Meridian Times staff writer
Gov. Rick Snyder presented his budget proposal to lawmakers at the Business Leaders for Michigan Leadership Summit in Lansing Thursday, Feb. 17.
“Simply put – job one is jobs,” Snyder announced early on in his first State of the State address. His speech was centered on improving Michigan’s economy and the beginning of change. He reiterated the need to reinvent Michigan in his speech on Thursday.
Last month, he presented “The Michigan Dashboard” and will present the dashboard in every State of the State address he gives. Composed of 21 different measures in five key areas, it will measure Michigan’s progress in economic growth, health and education, value for government, quality of life and public safety.
More importantly, he will focus on the jobs that already exist in Michigan. Underemployment, unemployed and the lack of jobs available in Michigan force people to look for jobs elsewhere.
Michigan State University James Madison freshman Colin Cumming said he is very afraid that he is not going to be able to find a job in Michigan and already plans on moving elsewhere after graduation.
“I have some friends at University of Michigan’s Law School that are worried about finding a job in Michigan, U of M has one of the best law schools in the country with a great job placement rate and if they’re worried about finding a job, then the competition is clearly too fierce to comfortably compete in Michigan,” said Cumming.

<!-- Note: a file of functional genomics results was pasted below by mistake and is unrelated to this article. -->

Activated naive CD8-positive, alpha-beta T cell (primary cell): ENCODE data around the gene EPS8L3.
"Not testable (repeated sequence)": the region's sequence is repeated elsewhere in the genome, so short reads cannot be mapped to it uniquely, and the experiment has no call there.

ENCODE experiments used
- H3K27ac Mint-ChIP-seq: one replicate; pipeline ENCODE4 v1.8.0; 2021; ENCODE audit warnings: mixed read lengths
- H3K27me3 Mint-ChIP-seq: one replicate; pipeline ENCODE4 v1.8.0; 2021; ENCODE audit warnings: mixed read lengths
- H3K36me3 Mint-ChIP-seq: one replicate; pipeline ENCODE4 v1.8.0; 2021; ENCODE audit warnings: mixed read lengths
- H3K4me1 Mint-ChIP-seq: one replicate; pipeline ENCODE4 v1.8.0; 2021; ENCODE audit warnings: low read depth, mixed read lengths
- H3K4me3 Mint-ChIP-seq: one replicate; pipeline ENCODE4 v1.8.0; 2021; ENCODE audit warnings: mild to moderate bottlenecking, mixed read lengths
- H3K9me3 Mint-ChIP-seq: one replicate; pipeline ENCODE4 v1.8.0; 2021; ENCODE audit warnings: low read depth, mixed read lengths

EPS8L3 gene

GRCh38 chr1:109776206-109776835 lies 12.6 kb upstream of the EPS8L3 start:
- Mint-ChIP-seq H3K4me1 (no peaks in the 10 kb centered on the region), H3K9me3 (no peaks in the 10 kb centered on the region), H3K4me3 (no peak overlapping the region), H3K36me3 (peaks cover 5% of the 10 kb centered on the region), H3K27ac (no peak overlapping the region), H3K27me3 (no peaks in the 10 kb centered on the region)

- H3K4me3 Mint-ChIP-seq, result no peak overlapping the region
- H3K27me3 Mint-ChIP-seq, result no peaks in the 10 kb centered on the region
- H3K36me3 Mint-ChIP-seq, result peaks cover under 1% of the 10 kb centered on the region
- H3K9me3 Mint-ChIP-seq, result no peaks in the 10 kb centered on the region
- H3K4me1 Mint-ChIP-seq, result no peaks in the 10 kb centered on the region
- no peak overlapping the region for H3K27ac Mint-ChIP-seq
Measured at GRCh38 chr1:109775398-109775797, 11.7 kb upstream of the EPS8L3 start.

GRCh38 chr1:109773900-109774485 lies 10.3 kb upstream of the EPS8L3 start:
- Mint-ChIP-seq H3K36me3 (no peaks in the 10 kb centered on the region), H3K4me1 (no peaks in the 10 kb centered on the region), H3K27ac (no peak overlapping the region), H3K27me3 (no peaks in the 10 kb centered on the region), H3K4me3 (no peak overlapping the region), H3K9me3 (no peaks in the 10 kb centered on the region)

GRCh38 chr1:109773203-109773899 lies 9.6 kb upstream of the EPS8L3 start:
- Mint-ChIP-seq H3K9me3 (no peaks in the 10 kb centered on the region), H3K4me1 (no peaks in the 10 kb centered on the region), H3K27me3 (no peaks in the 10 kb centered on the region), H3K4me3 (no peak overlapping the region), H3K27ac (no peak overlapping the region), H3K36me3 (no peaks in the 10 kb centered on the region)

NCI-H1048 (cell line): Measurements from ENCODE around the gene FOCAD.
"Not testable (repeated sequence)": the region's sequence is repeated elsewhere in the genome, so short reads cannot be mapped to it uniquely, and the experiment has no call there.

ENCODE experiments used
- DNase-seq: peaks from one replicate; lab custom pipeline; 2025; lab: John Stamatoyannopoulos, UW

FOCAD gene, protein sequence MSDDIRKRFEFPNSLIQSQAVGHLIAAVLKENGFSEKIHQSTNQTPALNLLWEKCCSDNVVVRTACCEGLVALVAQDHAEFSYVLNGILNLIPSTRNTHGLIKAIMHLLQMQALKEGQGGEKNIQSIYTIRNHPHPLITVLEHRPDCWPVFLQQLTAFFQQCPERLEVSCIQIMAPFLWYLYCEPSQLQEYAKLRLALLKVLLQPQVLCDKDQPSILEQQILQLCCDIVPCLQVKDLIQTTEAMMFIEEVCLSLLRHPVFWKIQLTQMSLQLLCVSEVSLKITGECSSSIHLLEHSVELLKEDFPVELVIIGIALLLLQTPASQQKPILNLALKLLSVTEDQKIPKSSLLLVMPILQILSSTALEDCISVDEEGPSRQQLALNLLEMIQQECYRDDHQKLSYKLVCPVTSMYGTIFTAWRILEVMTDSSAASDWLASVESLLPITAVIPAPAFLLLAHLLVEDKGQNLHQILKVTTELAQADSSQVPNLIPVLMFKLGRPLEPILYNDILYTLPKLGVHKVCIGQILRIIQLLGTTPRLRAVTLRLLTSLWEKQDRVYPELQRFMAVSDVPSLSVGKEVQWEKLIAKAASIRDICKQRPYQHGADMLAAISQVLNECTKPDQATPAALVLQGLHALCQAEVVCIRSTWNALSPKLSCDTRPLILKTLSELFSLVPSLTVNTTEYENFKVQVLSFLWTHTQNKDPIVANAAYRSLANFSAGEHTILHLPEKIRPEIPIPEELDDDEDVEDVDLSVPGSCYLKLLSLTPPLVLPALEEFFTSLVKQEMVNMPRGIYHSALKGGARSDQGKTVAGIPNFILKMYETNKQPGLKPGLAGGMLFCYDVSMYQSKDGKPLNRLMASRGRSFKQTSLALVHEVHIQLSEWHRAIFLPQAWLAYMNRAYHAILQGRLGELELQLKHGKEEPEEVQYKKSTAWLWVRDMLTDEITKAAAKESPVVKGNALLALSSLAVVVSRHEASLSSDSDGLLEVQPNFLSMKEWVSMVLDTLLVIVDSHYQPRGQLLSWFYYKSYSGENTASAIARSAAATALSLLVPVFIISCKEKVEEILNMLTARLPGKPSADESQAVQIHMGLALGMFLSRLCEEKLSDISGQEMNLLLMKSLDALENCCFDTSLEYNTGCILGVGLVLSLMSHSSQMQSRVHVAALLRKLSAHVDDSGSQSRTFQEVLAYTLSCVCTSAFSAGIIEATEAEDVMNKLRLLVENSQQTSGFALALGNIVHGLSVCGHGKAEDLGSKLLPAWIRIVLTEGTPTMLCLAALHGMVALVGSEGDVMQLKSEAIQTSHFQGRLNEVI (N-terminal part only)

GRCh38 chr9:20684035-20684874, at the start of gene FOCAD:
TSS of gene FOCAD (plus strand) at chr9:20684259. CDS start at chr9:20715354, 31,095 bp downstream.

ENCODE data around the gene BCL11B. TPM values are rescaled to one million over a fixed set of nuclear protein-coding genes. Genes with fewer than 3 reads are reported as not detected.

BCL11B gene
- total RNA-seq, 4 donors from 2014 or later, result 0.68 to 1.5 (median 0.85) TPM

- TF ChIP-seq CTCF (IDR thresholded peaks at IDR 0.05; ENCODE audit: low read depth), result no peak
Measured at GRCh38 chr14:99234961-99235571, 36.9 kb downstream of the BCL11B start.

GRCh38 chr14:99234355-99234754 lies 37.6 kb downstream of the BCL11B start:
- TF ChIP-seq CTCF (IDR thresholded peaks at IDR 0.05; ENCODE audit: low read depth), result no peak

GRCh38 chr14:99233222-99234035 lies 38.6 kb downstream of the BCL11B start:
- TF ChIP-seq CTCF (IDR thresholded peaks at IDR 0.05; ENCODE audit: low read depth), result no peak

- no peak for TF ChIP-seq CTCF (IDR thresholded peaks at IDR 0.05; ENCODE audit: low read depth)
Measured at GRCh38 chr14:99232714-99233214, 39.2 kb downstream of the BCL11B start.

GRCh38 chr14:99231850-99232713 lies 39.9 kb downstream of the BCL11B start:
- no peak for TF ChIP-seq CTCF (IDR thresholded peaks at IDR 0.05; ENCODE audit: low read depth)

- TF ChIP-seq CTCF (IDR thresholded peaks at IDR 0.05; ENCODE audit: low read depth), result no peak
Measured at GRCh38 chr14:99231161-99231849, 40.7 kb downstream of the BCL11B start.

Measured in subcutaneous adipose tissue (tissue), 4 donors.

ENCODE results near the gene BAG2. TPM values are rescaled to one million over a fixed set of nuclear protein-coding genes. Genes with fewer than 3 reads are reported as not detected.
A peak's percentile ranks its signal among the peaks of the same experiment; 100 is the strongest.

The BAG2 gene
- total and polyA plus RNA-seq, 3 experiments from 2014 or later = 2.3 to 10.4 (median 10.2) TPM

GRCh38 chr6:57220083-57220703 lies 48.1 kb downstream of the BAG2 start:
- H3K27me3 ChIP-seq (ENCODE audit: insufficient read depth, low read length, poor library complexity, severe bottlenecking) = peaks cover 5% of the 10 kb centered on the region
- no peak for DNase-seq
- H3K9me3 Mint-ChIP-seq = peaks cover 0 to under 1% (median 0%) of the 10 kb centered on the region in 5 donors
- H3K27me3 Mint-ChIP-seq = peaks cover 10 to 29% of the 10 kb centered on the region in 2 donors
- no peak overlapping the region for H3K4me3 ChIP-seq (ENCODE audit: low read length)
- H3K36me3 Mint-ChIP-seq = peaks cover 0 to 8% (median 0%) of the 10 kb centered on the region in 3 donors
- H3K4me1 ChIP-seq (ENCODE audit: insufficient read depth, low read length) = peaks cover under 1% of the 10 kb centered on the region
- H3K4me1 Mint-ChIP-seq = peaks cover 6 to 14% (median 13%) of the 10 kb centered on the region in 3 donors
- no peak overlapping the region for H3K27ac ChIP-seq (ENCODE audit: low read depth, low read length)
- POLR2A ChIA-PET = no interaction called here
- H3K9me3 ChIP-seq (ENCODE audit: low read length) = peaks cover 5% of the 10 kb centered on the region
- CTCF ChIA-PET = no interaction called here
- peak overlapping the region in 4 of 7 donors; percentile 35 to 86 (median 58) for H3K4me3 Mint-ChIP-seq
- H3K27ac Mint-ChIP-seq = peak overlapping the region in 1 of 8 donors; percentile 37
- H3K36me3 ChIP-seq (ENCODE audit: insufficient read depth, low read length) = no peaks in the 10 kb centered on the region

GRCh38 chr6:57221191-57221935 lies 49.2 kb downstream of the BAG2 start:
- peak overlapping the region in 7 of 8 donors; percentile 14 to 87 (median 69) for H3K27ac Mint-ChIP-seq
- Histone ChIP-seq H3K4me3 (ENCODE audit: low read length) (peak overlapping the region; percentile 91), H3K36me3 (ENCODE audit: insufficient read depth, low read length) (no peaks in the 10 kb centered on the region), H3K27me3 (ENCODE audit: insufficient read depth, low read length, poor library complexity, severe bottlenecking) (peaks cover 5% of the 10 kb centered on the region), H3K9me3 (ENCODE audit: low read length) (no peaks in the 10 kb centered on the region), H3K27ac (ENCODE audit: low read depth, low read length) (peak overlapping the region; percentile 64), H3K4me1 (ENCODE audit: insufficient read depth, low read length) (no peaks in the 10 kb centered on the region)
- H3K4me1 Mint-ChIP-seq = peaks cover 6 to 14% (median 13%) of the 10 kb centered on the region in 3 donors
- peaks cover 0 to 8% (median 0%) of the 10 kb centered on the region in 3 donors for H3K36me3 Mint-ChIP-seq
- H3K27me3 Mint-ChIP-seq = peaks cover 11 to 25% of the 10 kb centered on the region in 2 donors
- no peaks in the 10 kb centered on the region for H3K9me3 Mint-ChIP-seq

Snyder also addressed the Detroit River International Crossing Project. The bridge is a construction project that he hopes will become a reality. It will be the second bridge connecting Detroit and Windsor. It would create 10,000 immediate jobs and 40,000 jobs in a ripple effect and help businesses all the way around by enhancing and increasing global commerce.
He also is encouraging immigrants with advanced college degrees to come to Michigan to work and live. However many residents expressed concern over blogs and websites that immigrants may take jobs away from the Michigan natives.
Cumming’s view differs from the bloggers. “I think it is fair because America is the ‘land of opportunity’ and all of that jazz,” said the social relations and policy student. “Anyone deserves a job, if there is one available anywhere. Qualification if qualification especially if they’re properly educated.”
Gerald Richards, Meridian Township’s manager, says that Snyder has a tall task ahead of him however he is generally on the right approach. Richards agrees with the 6 percent corporate income tax with the small-business exclusion as well as taxing pensions are fair resulting to get a broader base of residents paying.
“I trust that he has been a business person and he recognizes what needs to be fixed. That the state has some issues and he knows what will promote business and with economic activity it will generate and benefit the people in the long run,” said Richards.
If you missed Snyder’s budget address watch the whole speech below.